No cannon-fire wakeup call this Fourth of July
An Aspen tradition has apparently come to an end with the decision by a group of longtime, self-styled “rebels” to discontinue their annual cannon blast at 6 a.m. on the Fourth of July.
One member of the group, who spoke only on condition of anonymity, confirmed on Tuesday that the four-barrel, black powder cannon at the Smuggler Mine will be silent on Sunday, in response to a barrage of complaints and threats of legal action in years past.
Somewhat bitter over the decision, the informant remarked, “Let’s just say Aspen isn’t Aspen anymore.”
He said the complaints have been mounting in recent years over the cannon blast, which has traditionally awakened the entire town at 6 a.m. on the morning of the Fourth of July.
The tradition began in 1976, in celebration of the nation’s bicentennial, and has continued ever since, with occasional breaks.
“We started it to bring back a tradition to Aspen,” said the man, who is one of a group that has been dubbed everything from the Spirit of Aspen to The Lost Boys by local wags.
He said back in Aspen’s mining days, various mine supervisors would blow off a 10-pound keg of powder at dawn to celebrate Independence Day.
“You can imagine what that sounded like,” he said. “This valley just rolled.”
The late Stefan Albouy, an Aspen native who wanted to renew Aspen’s historic connection to the mining industry, decided to revive the tradition of the powder blast. Accordng to the informant, “It was just one of those rebel deals. For quite a few years there, it was just commonplace. Everybody knew that on the morning of the Fourth, everybody was going to get rocked out of bed. Nowadays, there’s a lot of people who don’t want to be rocked out of bed.”
Later in the day, he continued, some of the perpetrators would go into the Wienerstube restaurant and be greeted by cheers from the “joiners’ table” filled with longtime locals.
Last year, he admitted getting “a little overzealous” and firing off numerous blasts. The Pitkin County Sheriff’s Department sent some officers to the mine after receiving numerous complaints.
“They literally came up here and said, `If we get any more, we’re going to have to arrest you,’ ” he recalled. “Last year, we pissed off so many people, it was unbelievable.”
He said Albouy had at one point, prior to his death five years ago, wanted to call off the annual cannon blast anyway, because he was growing tired of the abuse he was getting from complainants. Other members of the crew, unaware of the hassles Albouy went through in the form of complaints and threats, talked him into continuing the tradition.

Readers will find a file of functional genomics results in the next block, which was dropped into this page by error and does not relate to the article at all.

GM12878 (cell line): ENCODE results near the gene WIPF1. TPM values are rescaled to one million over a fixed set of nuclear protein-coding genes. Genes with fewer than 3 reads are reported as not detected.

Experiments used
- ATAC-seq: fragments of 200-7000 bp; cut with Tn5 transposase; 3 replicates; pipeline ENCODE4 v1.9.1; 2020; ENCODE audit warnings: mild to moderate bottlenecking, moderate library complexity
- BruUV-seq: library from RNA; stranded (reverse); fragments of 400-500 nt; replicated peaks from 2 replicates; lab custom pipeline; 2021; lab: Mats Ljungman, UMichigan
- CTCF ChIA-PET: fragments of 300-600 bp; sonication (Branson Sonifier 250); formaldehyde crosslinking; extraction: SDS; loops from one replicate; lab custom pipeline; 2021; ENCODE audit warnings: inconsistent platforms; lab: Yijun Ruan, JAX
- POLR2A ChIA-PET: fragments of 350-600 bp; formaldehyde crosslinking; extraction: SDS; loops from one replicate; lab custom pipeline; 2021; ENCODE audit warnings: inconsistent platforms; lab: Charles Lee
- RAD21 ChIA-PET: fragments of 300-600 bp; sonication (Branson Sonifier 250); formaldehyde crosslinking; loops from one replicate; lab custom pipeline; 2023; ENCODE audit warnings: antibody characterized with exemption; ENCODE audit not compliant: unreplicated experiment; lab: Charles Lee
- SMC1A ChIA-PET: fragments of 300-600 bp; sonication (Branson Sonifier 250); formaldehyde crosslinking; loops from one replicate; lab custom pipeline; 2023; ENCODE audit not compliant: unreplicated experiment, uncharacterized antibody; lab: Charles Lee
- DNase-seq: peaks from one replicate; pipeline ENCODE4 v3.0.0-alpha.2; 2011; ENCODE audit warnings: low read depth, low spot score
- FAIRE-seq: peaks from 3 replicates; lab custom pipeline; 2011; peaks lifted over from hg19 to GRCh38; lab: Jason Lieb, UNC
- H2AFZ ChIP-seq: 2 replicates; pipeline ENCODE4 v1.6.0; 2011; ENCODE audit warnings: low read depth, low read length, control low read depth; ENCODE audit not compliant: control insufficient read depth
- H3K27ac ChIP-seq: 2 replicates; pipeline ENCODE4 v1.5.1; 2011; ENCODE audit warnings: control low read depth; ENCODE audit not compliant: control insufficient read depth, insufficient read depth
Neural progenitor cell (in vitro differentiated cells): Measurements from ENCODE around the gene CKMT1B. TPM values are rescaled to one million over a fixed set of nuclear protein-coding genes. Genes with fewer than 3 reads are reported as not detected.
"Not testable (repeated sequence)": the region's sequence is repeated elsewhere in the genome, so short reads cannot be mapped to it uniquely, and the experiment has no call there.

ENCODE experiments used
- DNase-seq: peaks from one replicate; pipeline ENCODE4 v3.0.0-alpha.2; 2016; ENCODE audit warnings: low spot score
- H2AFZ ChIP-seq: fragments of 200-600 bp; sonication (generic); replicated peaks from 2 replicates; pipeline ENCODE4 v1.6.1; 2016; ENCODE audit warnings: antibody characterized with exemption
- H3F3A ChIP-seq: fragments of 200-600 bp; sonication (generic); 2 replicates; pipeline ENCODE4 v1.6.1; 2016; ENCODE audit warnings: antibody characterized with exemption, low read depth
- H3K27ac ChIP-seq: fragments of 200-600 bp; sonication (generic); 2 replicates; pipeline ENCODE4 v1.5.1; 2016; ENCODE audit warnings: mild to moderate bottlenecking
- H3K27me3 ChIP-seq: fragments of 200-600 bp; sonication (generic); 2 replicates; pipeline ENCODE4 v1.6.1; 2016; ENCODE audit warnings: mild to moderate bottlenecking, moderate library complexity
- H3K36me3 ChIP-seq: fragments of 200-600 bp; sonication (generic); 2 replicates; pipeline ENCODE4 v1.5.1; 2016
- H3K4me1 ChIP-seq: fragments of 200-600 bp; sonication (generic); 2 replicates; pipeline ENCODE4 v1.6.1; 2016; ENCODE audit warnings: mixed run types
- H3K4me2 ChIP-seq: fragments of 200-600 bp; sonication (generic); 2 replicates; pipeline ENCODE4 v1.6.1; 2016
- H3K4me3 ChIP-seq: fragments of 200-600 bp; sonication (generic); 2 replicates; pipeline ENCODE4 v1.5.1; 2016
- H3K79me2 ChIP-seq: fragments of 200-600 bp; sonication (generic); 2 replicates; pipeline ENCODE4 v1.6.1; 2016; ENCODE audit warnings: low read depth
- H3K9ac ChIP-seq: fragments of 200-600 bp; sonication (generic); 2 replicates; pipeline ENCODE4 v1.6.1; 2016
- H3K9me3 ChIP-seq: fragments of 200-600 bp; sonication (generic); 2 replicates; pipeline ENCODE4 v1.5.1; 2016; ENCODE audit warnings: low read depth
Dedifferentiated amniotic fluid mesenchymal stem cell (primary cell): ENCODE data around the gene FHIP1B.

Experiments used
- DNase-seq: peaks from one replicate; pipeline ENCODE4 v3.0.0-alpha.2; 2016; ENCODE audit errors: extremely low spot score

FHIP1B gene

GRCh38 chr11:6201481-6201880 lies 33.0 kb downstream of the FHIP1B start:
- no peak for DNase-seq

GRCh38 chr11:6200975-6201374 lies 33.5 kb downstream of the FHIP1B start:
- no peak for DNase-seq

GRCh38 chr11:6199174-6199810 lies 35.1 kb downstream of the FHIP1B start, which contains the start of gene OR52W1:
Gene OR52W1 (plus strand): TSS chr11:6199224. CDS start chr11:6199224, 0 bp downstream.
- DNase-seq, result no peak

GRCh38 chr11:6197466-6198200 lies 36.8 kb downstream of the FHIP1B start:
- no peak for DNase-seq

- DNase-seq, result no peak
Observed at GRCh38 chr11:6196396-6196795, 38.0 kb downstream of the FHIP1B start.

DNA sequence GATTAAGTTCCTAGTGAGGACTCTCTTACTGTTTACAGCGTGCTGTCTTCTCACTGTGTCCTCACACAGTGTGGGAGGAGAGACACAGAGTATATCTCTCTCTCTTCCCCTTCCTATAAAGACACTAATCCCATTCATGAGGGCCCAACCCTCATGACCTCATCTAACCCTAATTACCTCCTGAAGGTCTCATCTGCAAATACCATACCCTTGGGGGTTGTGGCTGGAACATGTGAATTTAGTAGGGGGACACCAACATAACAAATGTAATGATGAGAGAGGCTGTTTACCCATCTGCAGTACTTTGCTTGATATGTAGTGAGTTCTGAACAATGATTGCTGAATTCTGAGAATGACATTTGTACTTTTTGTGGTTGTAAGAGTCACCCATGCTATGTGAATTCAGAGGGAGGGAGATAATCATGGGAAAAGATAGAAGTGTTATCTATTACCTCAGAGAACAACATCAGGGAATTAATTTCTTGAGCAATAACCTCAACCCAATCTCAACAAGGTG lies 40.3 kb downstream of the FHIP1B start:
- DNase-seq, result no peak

“Now, I know where he was coming from,” said the informant, explaining that last year, the sheriff’s department fielded everything from complaints about the noise to threats of civil legal action.
Part of the reason he is calling a halt, he said, is because the complaints are becoming a problem for his friends in law enforcement.
“I don’t need to create that kind of hassle in their life,” he said. “They’re my friends … I don’t want to do that to friends.” He also said he wants to prevent dragging his family into the battle, predicting that sooner or later he would begin getting calls at home.
He said he is thinking about making the cannon blast a “sanctioned” part of the holiday festivities, which would include getting permits from Aspen and Pitkin County, but doubted it would happen this year.
At the sheriff’s department, one staffer said she has already received calls from people worried about the blast, adding, “some people even complain about the fireworks. They don’t like the noise, they don’t like to be disturbed. Some people just complain about everything.”
The source who confirmed that the cannon is falling silent lamented the transformation of Aspen from a town that enjoyed such shenanigans by “the local riffraff,” characterizing the blast as “something that was raucous and full of fun.”
Critical of the change in attitudes that have had a dampening effect on such local events as Winterskl and now the traditional cannon blast, he said, “They’ve got it tamed down so much, nobody wants to go anymore.”
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Ghez, 55, has long been a familiar name around the Aspen Center for Physics, a nonprofit launched in 1962 that seeks to bring the best minds in the world together for collaboration and innovation.